I don’t want to be the kind of rigid priest who performs devotions out of duty and experiences only aridity. Yet in this state of darkness the options seem to be a choice between arid prayer and no prayer at all. I’ve written already about how I prize principles over consequences,  and for that reason I will be drawn to practice forms of prayer ‘required’ by ordination promises or private revelation. Yet if I were trying to go by consequences, I am hard pressed to find a form of prayer with positive consequences right now. I wonder how prayer works for other Aspies?

Baptism in the Spirit

Friends are often surprised to find I am actively involved in the Catholic Charismatic Renewal. “Surely that’s about emotions, and you are an unemotional person?”

Many testimonies of those now involved in charismatic renewal will tell of how that person invited God’s Holy Spirit into their life, and they received an overwhelming sense of God’s loving presence, after which they lost their inhibitions about raising their hands and expressing themselves freely during public prayer. Some call this experience of release a “baptism in the Holy Spirit“, though the same terminology might also be applied to the moment a person gets the Gift of Tongues for the first time, or to the act of laying on hands and praying for a person in the hope that such an experience will follow.

As an Aspie, I was already free of those “What will other people think?” inhibitions. I was always quite comfortable singing loudly and lifting my hands during prayer. I received the Gift of Tongues on a day when I handed over a personal obsession* to the Lord – but I did not receive, and to this day have never experienced, the overwhelming sense of God’s loving presence which so many charismatics speak about.

It seems to me quite fitting and proper that we make a joyful noise to the Lord (as Scripture tells us to) and we use the kind of music that may stir in many people strong positive emotions. Doesn’t God deserve that? Pope Francis does not want us to leave church with a vinegar face!

* For some months, the only topic of my prayers had been pleading with God to call back to faith a certain friend who was going through severe doubts about God’s existence. I had recently fallen in love with this friend, and although the discovery she already had a boyfriend was painful, her loss of faith was even more devastating. But one night I reached the point of saying to God “This is too much for me – my whole prayer life cannot be about pleading for her faith to be restored – I am just going to place her in your hands, Lord.” That’s when my burden was lifted, and I prayed in tongues for the first time.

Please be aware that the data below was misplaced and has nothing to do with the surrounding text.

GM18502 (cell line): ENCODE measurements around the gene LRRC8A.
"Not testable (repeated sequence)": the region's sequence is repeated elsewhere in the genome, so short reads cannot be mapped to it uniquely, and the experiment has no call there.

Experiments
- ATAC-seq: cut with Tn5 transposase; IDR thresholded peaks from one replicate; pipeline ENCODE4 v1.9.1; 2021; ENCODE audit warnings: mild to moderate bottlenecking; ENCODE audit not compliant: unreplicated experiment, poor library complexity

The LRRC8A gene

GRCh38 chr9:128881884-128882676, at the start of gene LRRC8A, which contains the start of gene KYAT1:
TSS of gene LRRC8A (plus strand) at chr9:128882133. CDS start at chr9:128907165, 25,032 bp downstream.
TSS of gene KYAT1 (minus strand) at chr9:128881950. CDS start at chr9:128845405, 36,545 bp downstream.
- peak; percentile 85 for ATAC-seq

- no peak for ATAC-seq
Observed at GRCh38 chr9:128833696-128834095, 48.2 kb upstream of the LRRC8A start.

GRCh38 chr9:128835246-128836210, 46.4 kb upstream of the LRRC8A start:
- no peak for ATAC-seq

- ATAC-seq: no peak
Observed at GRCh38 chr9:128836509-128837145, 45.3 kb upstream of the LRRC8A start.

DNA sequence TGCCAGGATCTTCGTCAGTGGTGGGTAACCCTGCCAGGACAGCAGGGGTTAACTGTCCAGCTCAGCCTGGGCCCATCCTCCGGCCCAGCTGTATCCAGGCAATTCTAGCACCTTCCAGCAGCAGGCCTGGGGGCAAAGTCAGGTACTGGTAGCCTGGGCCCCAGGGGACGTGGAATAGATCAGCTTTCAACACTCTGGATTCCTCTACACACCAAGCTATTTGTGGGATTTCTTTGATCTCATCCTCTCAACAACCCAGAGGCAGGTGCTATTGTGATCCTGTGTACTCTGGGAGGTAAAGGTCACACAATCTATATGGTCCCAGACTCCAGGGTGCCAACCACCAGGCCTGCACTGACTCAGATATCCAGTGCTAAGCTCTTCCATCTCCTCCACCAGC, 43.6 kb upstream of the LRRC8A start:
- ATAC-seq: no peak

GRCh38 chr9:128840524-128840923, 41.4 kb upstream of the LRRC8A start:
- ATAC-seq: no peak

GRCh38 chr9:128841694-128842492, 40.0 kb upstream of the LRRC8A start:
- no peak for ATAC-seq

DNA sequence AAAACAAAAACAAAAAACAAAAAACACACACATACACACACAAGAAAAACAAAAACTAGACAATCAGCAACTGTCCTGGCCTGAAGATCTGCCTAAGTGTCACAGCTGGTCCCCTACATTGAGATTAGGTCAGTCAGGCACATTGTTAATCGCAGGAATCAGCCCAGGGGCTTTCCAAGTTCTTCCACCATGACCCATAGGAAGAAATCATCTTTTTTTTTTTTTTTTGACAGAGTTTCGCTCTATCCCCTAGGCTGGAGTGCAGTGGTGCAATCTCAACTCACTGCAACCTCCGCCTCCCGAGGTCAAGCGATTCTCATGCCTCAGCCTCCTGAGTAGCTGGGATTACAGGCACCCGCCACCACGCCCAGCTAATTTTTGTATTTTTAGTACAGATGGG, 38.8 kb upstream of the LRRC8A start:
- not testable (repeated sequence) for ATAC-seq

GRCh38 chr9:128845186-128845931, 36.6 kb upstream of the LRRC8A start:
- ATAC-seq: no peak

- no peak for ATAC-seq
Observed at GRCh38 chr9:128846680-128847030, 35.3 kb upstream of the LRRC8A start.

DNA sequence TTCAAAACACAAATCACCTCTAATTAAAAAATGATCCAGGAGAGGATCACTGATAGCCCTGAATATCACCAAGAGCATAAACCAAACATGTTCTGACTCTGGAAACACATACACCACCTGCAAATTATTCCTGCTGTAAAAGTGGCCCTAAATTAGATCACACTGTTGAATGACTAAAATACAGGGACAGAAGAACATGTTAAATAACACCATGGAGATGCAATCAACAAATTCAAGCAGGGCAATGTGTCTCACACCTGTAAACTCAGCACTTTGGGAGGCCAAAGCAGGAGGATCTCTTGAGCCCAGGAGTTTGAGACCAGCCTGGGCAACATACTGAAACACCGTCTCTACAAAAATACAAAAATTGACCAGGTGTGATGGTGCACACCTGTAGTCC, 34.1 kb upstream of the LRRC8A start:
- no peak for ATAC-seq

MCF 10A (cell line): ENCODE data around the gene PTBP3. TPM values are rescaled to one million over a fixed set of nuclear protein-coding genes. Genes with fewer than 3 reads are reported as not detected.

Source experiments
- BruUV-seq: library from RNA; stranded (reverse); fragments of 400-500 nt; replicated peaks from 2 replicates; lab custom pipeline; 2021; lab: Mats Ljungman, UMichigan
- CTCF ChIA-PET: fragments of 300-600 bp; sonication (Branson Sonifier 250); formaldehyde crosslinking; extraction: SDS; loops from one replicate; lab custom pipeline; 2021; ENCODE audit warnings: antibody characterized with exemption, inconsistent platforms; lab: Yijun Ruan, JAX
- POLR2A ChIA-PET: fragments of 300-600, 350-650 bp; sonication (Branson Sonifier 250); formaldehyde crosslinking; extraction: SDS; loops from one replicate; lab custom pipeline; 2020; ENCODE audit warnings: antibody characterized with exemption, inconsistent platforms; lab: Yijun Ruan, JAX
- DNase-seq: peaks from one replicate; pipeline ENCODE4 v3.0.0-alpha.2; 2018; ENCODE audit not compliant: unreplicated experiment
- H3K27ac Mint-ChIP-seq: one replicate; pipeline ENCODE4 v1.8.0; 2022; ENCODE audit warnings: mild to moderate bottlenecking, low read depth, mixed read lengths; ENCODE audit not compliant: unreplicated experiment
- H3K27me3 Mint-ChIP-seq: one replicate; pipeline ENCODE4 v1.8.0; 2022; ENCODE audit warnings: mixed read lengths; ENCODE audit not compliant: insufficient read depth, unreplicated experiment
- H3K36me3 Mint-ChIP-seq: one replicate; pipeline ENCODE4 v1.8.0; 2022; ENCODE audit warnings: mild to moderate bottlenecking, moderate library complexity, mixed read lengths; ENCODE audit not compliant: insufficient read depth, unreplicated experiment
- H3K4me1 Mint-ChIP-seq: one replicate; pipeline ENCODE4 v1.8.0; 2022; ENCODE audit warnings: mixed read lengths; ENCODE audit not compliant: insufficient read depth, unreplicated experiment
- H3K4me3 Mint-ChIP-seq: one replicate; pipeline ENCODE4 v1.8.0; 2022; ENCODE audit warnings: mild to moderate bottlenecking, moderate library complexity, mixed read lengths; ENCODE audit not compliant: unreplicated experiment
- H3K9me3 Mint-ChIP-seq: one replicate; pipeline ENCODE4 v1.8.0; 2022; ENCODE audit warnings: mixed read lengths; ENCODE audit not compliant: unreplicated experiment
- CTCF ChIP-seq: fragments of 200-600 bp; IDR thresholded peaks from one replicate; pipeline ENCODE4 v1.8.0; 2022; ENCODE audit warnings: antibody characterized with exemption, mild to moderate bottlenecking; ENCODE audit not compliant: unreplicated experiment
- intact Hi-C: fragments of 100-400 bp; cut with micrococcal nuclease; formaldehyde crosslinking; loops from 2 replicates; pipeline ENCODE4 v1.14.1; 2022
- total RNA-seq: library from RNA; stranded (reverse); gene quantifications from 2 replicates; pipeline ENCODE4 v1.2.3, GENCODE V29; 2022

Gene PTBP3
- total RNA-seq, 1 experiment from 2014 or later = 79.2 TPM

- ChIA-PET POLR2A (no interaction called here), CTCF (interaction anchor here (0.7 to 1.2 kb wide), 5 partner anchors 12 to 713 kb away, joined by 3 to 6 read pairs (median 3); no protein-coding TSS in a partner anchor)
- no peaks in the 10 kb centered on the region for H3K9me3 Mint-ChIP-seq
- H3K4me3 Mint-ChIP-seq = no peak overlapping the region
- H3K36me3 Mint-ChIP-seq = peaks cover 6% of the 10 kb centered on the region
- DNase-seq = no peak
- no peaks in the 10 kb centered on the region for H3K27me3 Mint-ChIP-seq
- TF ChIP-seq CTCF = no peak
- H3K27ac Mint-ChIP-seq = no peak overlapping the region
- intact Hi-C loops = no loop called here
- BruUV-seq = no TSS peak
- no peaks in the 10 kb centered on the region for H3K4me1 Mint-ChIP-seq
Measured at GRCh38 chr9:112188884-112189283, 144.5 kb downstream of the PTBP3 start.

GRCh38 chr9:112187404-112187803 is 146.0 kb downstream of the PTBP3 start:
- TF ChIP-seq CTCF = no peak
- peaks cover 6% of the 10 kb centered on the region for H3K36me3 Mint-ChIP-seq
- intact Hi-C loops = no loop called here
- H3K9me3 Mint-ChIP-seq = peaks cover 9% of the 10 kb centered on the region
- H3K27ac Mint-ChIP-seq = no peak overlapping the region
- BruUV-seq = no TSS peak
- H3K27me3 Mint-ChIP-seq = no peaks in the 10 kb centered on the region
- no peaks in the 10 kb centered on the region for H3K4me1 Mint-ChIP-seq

Aspie Becoming Catholic

I read my way in to the Catholic Church.

When I was in my pre-teens, I encountered Jesus through a moment of deep prayer. This set me on a journey of reading both the New Testament, and a bunch of literature about the different kinds of Christian Church.

The Catholic Faith had a coherent body of teaching. That appealed to my Aspie tidy-mindedness.

The Catholic Faith said that Jesus really meant what he said at the Last Supper – “This is My Body”. This appealed to my Aspie literalism.

The Catholic Faith held that the Virgin Mary had appeared at certain places in recent history. As an Aspie, I am quite willing to trust authoritative assertions even when they aren’t borne out by my lived experience of how the world around me usually works. (I haven’t seen an apparition – but I’ve never seen a black hole, either.)

The Catholic Faith included a charismatic renewal wing. The Bible says that speaking in tongues and other charismatic gifts will be manifested by believers. This appealed to my Aspie sense that what the Bible says should come to pass in the world around us.

Of course, I didn’t know I was an Aspie at the time I decided to become a Catholic. But with hindsight I can see that many things about the Catholic way of being Christian will appeal to Aspies – or at least to Aspies like me. I wonder if there are proportionally more of us in the Catholic Church than among Episcopalians or liberal Evangelicals? (For similar reasons, might disproportionately many Aspies become Muslims?)

Once I became a Catholic, I discovered (to my horror) that the majority of Catholics didn’t seem to be living out the values the textbooks said they should hold. Perhaps a typical human being would have allowed themselves to be reconfigured to conform to the behaviour of surrounding Catholics. Not me! I trust the official teaching of the Church way beyond the watered-down examples around me. After all, the Old Testament gives ample evidence that God’s first set of Chosen People were pretty poor at obeying the commandments they were covenanted into, and human nature hasn’t changed much.

However, there’s one important caveat. In Evangelii Gaudium, Pope Francis warns us to put human reality before theoretical abstractions. I am not wrong to trust the Magisterium to define principles, but I must have regard to the lived experience of Catholics to show me realistic ways of putting those principles into practice.

From Catholic Charismatic Renewal, I have read many stories of people whose behaviour is so attractive that others have become Catholics because of them. No-one has told me personally that they have become a Catholic because of me. Does that mean I am so literally obedient that my way of being Catholic is offputting to others? It’s implicit in what Pope Francis is warning us about. Yet I put my trust in the words of St Catherine of Siena: Be what you are called to be and you will set the world on fire!